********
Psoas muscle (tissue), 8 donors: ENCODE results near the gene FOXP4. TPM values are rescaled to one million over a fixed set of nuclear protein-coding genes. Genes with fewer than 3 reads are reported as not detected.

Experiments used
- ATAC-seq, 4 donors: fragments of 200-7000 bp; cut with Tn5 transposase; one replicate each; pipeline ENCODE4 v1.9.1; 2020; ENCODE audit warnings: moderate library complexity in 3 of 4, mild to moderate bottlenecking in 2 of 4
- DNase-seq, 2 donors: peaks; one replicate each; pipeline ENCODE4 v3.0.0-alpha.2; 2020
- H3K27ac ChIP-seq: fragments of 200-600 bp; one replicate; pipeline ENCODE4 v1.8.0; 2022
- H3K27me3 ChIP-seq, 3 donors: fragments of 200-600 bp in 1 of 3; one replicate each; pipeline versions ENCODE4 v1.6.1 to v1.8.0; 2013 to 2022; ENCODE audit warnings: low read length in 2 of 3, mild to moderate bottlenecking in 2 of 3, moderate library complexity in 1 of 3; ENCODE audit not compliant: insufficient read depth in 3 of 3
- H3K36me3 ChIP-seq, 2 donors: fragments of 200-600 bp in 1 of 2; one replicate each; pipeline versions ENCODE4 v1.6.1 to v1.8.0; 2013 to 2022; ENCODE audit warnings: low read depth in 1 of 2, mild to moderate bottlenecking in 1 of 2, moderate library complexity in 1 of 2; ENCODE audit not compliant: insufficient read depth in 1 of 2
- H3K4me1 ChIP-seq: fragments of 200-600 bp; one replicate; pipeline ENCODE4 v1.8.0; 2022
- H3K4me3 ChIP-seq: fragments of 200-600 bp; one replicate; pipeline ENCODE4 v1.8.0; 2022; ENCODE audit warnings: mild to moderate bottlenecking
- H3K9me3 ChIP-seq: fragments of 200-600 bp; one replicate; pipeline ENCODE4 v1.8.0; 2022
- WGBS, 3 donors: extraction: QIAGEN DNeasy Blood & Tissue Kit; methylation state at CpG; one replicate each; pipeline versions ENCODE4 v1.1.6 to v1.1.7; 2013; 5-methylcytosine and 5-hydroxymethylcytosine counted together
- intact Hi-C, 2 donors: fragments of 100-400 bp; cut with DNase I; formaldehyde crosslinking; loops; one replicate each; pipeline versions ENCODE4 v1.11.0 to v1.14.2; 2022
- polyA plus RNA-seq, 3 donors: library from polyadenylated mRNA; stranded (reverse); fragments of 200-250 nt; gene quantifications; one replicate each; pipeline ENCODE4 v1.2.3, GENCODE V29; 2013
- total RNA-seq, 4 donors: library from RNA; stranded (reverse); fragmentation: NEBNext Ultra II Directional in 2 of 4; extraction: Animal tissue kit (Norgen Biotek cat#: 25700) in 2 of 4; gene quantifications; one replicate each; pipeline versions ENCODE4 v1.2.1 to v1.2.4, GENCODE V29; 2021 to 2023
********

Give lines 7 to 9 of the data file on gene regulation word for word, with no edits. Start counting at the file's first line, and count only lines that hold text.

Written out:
- H3K36me3 ChIP-seq, 2 donors: fragments of 200-600 bp in 1 of 2; one replicate each; pipeline versions ENCODE4 v1.6.1 to v1.8.0; 2013 to 2022; ENCODE audit warnings: low read depth in 1 of 2, mild to moderate bottlenecking in 1 of 2, moderate library complexity in 1 of 2; ENCODE audit not compliant: insufficient read depth in 1 of 2
- H3K4me1 ChIP-seq: fragments of 200-600 bp; one replicate; pipeline ENCODE4 v1.8.0; 2022
- H3K4me3 ChIP-seq: fragments of 200-600 bp; one replicate; pipeline ENCODE4 v1.8.0; 2022; ENCODE audit warnings: mild to moderate bottlenecking